If successful, the results of this research will provide a science-based
solution to a chronic problem faced by integrated steel mills
(ISMs). By focusing on reducing the number of slab designs, ISMs
can pursue specialty steel markets while simultaneously reducing
their production process complexity and inventory costs. Solution
techniques developed to solve the underlying stochastic optimization
problems, will have wider applications to industries with similar
process architecture, e.g., paper and pulp, and to other stochastic
optimization problems involving a large number of scenarios. The
latter occur in a host of applications ranging from energy models,
capacity planning to financial asset management. Models proposed
for determining optimal replenishment policies, especially when
coupled with the possibility of delaying product differentiation,
will be useful for manufacturing firms trying to cope with increased
of Production-Inventory Systems
- Saif Benjaafar and Bill Cooper, University of Minnesota
- Mohsen Elhafsi, University of California, Riverside
Sponsor: NSF, St Jude Medical
The focus of this research is on modeling, design and analysis
of integrated production-inventory systems. Several projects are
- Analysis of inventory pooling in production-inventory systems
- Demand allocation in multi-product/multi-facility make-to-stock
- Analysis of demand variability in production-inventory systems
- Inventory rationing in make-to-stock systems
- Advanced order information in production-inventory systems.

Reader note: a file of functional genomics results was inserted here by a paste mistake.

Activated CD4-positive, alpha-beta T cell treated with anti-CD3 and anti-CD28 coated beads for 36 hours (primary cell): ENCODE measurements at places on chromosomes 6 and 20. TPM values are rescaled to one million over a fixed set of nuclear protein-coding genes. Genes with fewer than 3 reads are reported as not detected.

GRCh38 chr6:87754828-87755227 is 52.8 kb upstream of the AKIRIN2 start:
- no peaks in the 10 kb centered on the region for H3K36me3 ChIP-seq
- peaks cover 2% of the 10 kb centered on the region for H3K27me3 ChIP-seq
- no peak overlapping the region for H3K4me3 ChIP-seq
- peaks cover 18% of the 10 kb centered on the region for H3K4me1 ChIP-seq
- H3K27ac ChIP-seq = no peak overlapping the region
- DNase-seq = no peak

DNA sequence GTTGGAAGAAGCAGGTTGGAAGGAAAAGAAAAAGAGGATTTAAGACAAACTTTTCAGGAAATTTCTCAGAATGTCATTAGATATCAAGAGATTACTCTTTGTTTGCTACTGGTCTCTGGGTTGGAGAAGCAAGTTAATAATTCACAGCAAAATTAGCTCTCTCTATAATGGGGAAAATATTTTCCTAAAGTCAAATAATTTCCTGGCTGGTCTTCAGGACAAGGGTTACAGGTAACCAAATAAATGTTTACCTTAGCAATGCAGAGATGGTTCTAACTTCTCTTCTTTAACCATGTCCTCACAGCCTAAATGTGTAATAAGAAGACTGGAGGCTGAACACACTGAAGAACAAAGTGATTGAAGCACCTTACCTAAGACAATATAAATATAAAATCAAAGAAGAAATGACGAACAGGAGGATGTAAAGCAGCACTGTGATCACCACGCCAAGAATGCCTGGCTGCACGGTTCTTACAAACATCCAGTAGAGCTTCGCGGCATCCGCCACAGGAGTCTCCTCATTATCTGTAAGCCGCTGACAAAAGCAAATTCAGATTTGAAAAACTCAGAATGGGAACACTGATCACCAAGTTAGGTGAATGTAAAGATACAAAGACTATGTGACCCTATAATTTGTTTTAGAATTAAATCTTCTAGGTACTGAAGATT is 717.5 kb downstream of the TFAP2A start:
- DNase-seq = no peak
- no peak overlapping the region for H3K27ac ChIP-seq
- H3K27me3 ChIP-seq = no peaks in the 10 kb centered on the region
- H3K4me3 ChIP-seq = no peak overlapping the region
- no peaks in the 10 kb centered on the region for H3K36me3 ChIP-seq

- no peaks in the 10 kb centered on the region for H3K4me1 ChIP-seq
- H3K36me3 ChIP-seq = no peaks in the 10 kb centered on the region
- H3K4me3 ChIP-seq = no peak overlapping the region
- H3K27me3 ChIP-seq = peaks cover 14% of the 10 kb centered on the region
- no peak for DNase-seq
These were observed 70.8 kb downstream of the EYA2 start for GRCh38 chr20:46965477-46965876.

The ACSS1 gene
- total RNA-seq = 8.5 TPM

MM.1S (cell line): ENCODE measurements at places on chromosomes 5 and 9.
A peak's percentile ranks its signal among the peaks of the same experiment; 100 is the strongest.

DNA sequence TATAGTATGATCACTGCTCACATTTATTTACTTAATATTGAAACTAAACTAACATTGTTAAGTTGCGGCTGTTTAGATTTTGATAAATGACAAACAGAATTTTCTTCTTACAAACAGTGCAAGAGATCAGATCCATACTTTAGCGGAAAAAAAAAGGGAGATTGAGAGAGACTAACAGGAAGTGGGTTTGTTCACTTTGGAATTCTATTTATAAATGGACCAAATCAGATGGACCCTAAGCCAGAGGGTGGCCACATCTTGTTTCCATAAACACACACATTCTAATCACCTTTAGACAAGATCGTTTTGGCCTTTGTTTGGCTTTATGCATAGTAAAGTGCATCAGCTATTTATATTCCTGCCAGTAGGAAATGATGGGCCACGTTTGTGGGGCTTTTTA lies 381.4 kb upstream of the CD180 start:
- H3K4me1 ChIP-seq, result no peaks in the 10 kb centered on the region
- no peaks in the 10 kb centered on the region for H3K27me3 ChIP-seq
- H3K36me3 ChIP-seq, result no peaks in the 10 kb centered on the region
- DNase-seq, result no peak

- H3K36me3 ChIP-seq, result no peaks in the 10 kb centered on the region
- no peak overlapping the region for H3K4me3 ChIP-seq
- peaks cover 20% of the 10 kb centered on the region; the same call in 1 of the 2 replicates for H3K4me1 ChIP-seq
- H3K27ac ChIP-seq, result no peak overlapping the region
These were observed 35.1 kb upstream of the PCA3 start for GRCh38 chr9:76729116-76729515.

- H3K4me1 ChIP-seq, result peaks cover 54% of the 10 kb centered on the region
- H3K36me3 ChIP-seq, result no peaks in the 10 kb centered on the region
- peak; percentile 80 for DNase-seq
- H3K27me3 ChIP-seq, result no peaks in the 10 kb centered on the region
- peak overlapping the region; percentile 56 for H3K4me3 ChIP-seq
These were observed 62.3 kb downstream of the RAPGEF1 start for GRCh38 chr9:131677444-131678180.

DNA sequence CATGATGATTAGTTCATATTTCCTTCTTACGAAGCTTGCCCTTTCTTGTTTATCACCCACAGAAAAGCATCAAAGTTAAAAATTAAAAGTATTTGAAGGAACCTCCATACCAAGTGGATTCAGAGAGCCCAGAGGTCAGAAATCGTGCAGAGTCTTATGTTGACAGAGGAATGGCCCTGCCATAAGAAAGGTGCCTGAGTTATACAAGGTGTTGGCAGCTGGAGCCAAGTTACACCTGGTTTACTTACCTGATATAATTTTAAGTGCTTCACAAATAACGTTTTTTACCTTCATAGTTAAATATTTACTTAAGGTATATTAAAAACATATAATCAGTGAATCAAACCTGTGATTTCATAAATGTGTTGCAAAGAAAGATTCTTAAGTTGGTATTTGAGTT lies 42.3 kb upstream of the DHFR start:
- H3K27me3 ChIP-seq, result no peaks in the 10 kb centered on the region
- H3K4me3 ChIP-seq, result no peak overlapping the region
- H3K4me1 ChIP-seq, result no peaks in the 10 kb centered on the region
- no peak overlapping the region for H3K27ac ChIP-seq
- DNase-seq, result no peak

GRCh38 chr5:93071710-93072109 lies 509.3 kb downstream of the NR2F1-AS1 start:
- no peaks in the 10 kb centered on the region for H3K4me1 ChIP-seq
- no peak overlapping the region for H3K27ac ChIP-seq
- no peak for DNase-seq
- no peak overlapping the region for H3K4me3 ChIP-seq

- Saif Benjaafar, University of Minnesota
- Gurumurthi Suryanarayan, Aloca, Corporations
This research deals with the modeling and analysis of flexible
queueing systems. Flexible queueing systems to refer to systems
with multiple classes of arrivals and multiple servers, where
customers have the flexibility of being routed to more than one
server and servers possess the capability of processing more than
one customer class. Flexible queueing systems arise in a variety
of contexts, including manufacturing, telecommunication networks,
computer systems, vehicle and crew dispatching, and service systems,
among others. We provide a modeling framework for the analysis
of general system with an arbitrary number of heterogeneous resources
and customer types and arbitrary routing and resource flexibility.
We consider a rich set of control policies that include strict
priority schemes for customer routing and queue selection. We
use our models to generate several insights into the effect of
system parameters. In particular, we examine the relationship
between flexibility, control policies, and system throughput.